So last summer I was sleeping with the windows open and my next-door neighbour was watching Singin’ in the Rain turned up to full volume and I thought, “I should watch Singin’ in the Rain too!”, but then I thought “Sheez it’s so late turn down your TV!”
Anyway. I finally got around to watching the movie 1. And… it’s kind of overrated. Greatest cinema musical of all time? Really?
Kinda ironic it’s about the making of a so-so Hollywood film that’s transformed into a great film with the addition of a few unrelated musical numbers, given that pretty much describes Singin’ in the Rain itself. Meta! Singin‘ isn’t as terrible as its film-within-a-film Dueling Cavalier, not by a long shot, but its best known numbers – ‘Good Morning’, ‘Make ‘Em Laugh’ and the iconic title track, which is pretty neat, I’ll admit – don’t have anything much to do with the plot, and a long, actually-pretty-snoozy chunk of the second act is given over to an extended fantasy sequence which has nothing to do with the plot.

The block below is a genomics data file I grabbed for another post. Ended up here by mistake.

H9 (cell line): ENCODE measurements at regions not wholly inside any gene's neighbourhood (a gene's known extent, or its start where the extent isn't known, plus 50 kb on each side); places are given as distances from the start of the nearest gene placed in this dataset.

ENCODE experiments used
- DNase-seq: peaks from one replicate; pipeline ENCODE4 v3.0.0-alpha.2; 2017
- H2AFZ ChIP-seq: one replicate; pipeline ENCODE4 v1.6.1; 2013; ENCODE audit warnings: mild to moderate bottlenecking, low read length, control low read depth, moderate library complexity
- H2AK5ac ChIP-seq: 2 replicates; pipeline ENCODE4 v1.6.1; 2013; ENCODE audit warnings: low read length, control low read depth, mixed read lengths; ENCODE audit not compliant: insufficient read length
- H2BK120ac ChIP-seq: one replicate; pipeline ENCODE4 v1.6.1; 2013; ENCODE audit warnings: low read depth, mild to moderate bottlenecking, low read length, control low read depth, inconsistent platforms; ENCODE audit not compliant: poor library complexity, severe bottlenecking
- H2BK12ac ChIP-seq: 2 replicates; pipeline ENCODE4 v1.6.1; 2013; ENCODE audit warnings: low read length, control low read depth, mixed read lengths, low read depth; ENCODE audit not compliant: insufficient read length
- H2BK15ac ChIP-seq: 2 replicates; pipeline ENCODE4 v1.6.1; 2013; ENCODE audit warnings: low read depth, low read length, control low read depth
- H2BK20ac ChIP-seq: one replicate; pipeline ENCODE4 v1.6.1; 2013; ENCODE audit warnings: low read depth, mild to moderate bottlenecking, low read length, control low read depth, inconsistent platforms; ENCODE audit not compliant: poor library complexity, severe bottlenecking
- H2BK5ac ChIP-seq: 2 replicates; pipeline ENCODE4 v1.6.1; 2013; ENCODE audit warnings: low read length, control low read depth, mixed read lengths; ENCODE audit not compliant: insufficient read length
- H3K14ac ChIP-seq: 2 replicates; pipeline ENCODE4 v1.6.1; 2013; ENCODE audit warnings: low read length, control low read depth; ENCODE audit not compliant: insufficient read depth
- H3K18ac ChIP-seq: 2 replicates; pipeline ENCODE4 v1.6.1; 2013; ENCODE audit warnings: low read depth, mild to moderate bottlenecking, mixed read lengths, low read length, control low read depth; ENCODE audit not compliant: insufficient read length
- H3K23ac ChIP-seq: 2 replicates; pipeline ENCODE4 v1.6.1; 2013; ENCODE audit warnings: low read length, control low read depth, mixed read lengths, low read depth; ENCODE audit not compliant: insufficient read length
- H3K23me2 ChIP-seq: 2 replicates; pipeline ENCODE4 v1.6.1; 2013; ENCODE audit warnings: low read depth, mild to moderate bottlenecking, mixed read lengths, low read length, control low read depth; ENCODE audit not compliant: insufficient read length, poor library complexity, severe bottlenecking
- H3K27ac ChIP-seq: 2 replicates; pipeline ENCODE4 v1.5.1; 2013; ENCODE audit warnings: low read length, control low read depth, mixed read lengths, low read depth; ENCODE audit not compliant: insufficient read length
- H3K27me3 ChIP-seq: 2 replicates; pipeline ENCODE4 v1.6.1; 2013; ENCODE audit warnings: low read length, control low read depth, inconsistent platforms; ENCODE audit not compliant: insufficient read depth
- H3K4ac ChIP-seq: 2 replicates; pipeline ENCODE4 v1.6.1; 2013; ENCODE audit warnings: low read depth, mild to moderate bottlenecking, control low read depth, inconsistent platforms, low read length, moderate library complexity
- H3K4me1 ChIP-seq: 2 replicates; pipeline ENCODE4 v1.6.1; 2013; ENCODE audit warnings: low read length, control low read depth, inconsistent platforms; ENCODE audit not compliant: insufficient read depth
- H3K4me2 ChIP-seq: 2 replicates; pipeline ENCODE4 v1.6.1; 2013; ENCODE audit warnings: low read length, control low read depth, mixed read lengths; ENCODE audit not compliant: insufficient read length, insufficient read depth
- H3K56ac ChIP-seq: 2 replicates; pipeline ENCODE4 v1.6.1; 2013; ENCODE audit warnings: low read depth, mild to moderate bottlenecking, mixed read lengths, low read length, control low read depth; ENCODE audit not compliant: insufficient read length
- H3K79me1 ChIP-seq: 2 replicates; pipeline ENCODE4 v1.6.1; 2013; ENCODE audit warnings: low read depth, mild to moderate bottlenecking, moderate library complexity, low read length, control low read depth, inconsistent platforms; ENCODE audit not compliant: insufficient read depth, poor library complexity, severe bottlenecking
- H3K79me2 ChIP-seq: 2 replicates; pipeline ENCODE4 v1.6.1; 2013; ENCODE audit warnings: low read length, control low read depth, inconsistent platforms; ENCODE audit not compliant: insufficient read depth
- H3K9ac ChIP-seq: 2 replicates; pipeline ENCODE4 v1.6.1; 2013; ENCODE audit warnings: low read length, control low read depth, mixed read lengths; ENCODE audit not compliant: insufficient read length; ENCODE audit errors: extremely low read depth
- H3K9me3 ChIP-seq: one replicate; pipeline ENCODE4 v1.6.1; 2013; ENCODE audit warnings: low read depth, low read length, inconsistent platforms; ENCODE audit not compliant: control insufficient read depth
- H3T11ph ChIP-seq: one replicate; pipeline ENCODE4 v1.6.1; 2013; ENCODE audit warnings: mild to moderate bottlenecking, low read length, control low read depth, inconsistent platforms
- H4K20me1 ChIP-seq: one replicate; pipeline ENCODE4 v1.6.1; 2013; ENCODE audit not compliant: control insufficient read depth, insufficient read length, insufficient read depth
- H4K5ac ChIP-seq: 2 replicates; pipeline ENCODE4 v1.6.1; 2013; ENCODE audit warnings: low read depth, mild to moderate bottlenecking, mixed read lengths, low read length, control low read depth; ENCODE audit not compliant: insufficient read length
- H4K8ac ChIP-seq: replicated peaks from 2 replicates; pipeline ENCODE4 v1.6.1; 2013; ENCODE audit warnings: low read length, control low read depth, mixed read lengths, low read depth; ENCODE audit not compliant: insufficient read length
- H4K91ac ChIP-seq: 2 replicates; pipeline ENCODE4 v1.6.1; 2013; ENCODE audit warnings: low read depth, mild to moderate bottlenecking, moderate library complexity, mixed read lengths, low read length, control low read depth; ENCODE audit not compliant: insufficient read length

(Wikipedia says “Singin’ in the Rain was originally conceived by MGM producer Arthur Freed, the head of the ‘Freed Unit’ responsible for turning out MGM’s lavish musicals, as a vehicle for his catalog of songs written with Nacio Herb Brown for previous MGM musical films of the 1929-39 period”. TL,DR: the songs really were just shoehorned into the plot.)
Singin’ in the Rain is plenty entertaining. It’s often hilarious (especially the disastrous “Yes! Yes! Yes” “No! No! No!” test screening of The Dueling Cavalier, and Jean Hagen as insufferable ingenue Lina Lamont). It’s not one of those “classic” films that bores the pants of everyone who isn’t a film critic. It’s a good movie. But I don’t believe it’s great.
Those aforementioned film critics aren’t much help revealing why, either. Roger Ebert and David Stratton and Margaret Pomeraz basically consider it great because it’s considered great? Yeah, okay, then.
- To re-watching it, that is, but the first time I watched it was for uni film studies and I’ve decided that doesn’t count. [↩]